* [http://www.lib.unc.edu/mss/inv/f/Faier,Billy.html Billy Faier Collection] at The Southern Folklife Collection, [[University of North Carolina]] libraries.
* [http://archives.nodepression.com/author/billy-faier/ Articles by Billy Faier] in [[No Depression (magazine)]].
* [http://thebanjoman.com/know-featured-archive.htm Feature on Billy Faier on The Banjo Man]

<!--- Categories --->
{{DEFAULTSORT:Faier, Billy}}
[[Category:American folk musicians]]
[[Category:American folk singers]]
[[Category:American singer-songwriters]]
[[Category:American banjoists]]
[[Category:People from New York City]]
[[Category:Living people]]
[[Category:Riverside Records artists]]

In which we prove that we invented everything after all

Wikipædia, the first encyclopædia in the Scots leid.

(and although I’m Scottish, and Scotland’s about the size of a Wal*Mart parking lot, I don’t know anyone who uses the word leid for language. Everyone knows the right word is langwidge …)

“It will feel strange …”

Leo Marks, on hearing of an old couple who died within days of one another, and were buried together:

It will feel strange
Not to nudge you
Or to talk to you
Or keep you warm
When you’re lying there
Only a few feet away
Or perhaps even less
But we shall get used to it in time
Of which we’ll have plenty

We always treasured silences
In which we said everything
We shall continue to treasure them
And to say everything
Throughout the longest silence of all.

 — from Between Silk and Cyanide: A Codemaker’s Story 1941-1945.

T’aint what you coup (it’s the way that you do it)

I know I shouldn’t, but every time I see the name of Fijian military coup leader Frank Bainimarama, the songs of this eighties girl group come to mind.

damp bandit

I was busy making Möbius strips out of till roll, when I became aware of a little face watching me at the window. A very damp raccoon had one paw up on the window sill, and was looking at me as if to ask, “What are you doing making single-sided paper figures on a night like this?”

what the tortoise taught us

Just finished Timothy; or, Notes of an Abject Reptile, the fictional thoughts of Gilbert White‘s pet tortoise. Verlyn Klinkenborg has really captured the pace of the tortoise’s life.

The tortoise/taught us rhyme doesn’t work if you’re Scottish; we pronounce it tor-toys, not taw-TUSS. Lewis Carroll didn’t think beyond the RP.

In memory of Timothy, I’ve geotagged this post with the location of a bridge in a nearby ravine, near which a little turtle used to snooze in the sun.

everything old is new again: clean coal

Clean coal seems to be in vogue, but when I read about it, I thought — hang on, isn’t this just the old town gas technology?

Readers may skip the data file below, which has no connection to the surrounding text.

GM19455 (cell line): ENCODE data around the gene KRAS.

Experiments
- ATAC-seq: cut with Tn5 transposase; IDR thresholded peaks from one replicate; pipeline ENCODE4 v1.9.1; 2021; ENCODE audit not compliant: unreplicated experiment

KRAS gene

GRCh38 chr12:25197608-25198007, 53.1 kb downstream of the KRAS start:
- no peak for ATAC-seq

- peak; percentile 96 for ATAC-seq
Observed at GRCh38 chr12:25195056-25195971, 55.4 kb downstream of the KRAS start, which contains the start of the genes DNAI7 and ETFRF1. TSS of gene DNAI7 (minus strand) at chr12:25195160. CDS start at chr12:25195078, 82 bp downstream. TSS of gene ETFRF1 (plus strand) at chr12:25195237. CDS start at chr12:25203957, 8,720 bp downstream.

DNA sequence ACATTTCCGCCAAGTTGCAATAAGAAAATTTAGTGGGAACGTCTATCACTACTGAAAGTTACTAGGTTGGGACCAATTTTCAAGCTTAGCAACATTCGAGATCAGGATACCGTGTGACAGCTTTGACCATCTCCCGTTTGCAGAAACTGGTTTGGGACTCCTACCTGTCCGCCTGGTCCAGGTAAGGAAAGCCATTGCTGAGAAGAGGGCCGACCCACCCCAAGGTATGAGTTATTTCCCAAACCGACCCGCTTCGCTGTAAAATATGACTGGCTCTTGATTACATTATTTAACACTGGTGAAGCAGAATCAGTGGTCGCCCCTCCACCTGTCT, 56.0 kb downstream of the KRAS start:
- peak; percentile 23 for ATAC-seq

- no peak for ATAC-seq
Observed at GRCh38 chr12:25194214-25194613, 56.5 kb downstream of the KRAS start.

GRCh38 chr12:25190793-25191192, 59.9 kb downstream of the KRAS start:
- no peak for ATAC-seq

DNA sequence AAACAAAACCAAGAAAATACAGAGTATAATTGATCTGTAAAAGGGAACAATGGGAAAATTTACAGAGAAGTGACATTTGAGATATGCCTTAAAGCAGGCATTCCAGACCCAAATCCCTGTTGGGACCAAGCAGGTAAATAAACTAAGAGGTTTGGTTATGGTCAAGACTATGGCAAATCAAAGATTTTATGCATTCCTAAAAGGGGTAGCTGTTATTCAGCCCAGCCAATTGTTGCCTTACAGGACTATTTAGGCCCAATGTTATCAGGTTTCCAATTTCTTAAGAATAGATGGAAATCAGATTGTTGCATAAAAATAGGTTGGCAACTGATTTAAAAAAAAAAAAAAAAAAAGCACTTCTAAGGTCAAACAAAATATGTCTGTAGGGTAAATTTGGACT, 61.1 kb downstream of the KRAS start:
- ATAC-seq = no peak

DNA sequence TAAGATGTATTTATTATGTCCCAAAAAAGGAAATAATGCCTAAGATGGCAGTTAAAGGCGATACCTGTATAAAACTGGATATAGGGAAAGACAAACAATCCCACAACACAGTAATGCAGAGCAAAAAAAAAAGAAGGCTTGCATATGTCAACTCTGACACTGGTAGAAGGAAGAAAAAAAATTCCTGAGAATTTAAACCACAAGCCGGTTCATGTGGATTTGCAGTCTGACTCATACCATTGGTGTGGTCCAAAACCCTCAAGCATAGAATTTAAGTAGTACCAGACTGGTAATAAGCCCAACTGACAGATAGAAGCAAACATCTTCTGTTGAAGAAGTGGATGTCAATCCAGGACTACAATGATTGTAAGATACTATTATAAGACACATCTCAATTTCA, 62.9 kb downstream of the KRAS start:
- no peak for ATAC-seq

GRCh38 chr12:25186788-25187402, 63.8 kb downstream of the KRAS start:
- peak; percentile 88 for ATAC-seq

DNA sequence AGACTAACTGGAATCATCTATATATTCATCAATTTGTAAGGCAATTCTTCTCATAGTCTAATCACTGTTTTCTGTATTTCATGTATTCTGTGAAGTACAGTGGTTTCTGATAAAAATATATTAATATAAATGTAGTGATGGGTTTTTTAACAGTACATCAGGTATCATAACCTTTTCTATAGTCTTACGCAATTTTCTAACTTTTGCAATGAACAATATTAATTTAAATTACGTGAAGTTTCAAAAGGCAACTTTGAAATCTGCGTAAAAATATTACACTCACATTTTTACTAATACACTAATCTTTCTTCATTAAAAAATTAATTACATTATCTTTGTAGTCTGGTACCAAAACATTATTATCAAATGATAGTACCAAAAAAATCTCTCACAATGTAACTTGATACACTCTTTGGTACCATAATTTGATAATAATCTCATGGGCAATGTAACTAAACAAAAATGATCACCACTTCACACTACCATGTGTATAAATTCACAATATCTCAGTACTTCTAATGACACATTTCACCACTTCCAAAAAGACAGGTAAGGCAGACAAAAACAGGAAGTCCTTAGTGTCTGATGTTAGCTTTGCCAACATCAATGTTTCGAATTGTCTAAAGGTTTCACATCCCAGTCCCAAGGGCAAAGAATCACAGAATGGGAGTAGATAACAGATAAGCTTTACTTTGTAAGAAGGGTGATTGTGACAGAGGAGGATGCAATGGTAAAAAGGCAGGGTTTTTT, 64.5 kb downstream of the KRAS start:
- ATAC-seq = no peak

I’m guessing the new clean coal guys don’t want us to know about the old town gasworks in the UK, most of which still have toxic wastes lurking deep down.

Imagine Me & You, and a redwing

We just saw Imagine Me & You; fairly amusing, mostly harmless. But there’s a problem; in a scene (Hec & Rachel’s breakup, if you must know) a red-winged blackbird can be clearly heard. There are no redwings in England …

timely quotation

Anent George W. Bush’s “God Told Me To Do It …” revelation, was it purely coincidence that the week’s quotation in Catherine‘s Women Artists Datebook is:

I distrust those people who know so well what God wants them to do because I notice it always coincides with their own desires.

 — Susan B. Anthony
?

195.40.200.222 does not like Common Era

Looks like someone (or more likely, their ‘bot) doesn’t like the use of CE in Wikipedia: User contributions – 195.40.200.222.

democracy can be so tiresome

Someone’s been moving the Wkipedia article I created for Scots Tablet, ‘cos they claim the One True Name is Swiss Milk Tablet — a name I’d never heard.

“Swiss Milk” is an unusual name for an American invention, condensed milk.

Tablet on Wikipedia

There’s now a rather short Wikipedia article on Scots Tablet. I also discovered, thanks to A Spoonful of Sugar, that there’s a similar South American sweet called tableta de leche.

I guess we’re all Jock Tamson’s bairns, united worldwide with bad dentition.

Some edition required

Wikipedia’s article on the Nuclear thermal rocket currently contains:

This problem was largely solved by the end of the program, and related work at Argonne National Laboratory looked like it could produce a lot of poo.

Can’t argue with that …

Everybody Loves Wikipedia

Yesterday, Wikipedia put out a call for US $20000 for new servers. When I donated at around 0800 EST this morning, they were about US $2500 short. As I write, they are at US $23382.

That’s pretty good going.